FAMILY READING NIGHT | NOITE DE LEITURA EM FAMÍLIA

RECIPE FOR READING

 

SERVES 60

Up to 60 ………. LIS parents and their children
(Years 1 to 6 only)

6……….reading areas with expert readers

A dash……….of FUN – come dressed in your PJs, pillows and favorite stuffed animals welcome

 

Combine the above in the LIS Primary Library on Wednesday 4 October 2017 at 6:30pm. Enjoy great books and company for one hour.

Entry fee (to be donated to the children of Casa das Crianças): a pack of NEW colored pencils, markers or writing paper per family.

Spaces are limited! To attend Family Reading Night, please complete sign-up HERE.

QUESTIONS? Contact prilibrary@lisluanda.com or pop into the Primary Library

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RECEITA PARA LEITURA

 

SERVE 60

Até 60……….Pais e alunos da LIS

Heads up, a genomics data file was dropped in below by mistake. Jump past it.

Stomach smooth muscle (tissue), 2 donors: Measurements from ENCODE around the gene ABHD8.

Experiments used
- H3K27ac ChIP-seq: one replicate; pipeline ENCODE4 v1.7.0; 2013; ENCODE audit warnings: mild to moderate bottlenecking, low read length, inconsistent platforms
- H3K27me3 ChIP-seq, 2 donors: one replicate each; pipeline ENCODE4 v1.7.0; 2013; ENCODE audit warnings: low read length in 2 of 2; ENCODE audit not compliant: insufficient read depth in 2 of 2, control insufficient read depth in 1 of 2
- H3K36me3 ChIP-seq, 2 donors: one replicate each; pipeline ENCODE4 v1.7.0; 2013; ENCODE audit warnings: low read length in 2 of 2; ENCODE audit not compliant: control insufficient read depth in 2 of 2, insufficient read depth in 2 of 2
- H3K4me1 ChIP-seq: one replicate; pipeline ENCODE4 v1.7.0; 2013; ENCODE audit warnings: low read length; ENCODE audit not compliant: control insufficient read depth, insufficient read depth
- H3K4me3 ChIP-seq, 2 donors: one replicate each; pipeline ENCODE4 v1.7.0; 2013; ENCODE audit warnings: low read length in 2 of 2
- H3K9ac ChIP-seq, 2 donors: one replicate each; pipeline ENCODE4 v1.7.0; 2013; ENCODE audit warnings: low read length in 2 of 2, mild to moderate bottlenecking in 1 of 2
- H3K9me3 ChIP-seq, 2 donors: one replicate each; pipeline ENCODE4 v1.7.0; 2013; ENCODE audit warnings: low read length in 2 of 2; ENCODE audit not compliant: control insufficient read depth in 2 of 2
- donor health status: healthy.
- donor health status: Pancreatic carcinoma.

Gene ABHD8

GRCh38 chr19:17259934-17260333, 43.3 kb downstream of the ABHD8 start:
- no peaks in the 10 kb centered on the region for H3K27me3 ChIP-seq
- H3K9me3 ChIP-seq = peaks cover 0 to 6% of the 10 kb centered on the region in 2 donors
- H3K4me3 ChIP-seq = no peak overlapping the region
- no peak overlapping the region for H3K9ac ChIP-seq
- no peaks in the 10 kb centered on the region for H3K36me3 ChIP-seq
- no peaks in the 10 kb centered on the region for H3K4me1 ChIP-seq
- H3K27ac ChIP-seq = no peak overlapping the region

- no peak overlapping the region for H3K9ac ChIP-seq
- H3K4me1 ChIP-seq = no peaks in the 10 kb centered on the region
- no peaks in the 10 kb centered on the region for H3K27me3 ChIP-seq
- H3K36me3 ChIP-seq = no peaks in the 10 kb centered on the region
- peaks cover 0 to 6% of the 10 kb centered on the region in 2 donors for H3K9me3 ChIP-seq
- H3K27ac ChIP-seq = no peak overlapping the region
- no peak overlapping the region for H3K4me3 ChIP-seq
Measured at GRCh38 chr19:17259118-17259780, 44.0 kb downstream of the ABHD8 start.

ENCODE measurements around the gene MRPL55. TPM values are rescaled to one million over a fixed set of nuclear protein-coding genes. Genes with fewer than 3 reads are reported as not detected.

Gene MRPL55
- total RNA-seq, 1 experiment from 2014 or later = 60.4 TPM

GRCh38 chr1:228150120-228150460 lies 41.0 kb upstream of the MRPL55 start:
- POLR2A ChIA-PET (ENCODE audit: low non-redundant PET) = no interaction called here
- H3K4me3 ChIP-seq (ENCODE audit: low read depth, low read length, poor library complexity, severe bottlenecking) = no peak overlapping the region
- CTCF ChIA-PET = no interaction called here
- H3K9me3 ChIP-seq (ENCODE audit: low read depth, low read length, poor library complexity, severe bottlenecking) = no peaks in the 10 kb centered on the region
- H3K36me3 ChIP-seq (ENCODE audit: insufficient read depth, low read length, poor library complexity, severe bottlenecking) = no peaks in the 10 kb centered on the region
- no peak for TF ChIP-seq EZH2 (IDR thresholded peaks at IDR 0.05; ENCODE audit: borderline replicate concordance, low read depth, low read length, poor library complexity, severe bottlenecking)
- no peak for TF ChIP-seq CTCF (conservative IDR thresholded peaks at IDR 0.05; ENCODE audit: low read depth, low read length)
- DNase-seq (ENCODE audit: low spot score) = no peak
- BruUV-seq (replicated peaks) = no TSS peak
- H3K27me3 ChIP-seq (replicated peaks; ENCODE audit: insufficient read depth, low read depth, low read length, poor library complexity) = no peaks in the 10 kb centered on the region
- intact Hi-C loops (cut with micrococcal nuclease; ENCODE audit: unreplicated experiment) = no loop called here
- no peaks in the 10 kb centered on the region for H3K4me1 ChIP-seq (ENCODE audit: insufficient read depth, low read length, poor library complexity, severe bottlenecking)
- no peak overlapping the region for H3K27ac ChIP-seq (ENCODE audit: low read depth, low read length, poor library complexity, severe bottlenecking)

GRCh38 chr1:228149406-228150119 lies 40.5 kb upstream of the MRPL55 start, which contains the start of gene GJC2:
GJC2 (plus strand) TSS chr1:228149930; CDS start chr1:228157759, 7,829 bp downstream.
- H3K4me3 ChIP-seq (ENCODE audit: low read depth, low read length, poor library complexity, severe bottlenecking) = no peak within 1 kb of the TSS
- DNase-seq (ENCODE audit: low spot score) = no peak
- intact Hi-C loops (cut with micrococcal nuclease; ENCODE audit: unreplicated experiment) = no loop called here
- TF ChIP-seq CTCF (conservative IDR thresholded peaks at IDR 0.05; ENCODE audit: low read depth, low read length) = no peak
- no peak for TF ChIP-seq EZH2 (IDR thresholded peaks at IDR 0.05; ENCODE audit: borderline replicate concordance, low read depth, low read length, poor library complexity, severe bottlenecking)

(apenas dos Anos 1 a 6)

6……….áreas de leitura diferentes, com leitores experientes

Uma pitada de……….DIVERSÃO – vistam o pijama, tragam uma almofada e o vosso peluche favorito

 

Misturem todos os ingredientes na Biblioteca da Primária da LIS na Quarta-feira, 4 de Outubro de 2017, às 18:30. Deixem(-se) repousar durante uma hora, na companhia de bons livros.

Valor da entrada (a ser doado às crianças da Casa das Crianças): uma caixa nova de lápis de cor, marcadores ou papel de escrita por família.

Os lugares são limitados! Para participar na Noite de Leitura em Família, preencha por favor esta ficha de inscrição.

Dúvidas? Contacte-nos pelo email prilibrary@lisluanda.com, ou apareça na Biblioteca da Primária

We are learning about…

During the last few weeks students have been developing their thinking and research skills.

 Thinking skills  (acquisition of knowledge and comprehension): 

Students viewed a few videos on the digestive system.  In small groups they discussed the parts/organs of the digestive system and how they all work together to digest a meal.  Then they drew and labelled their thinking.

After that, students worked in pairs  reading an example of an explanatory text – How does the digestive system work?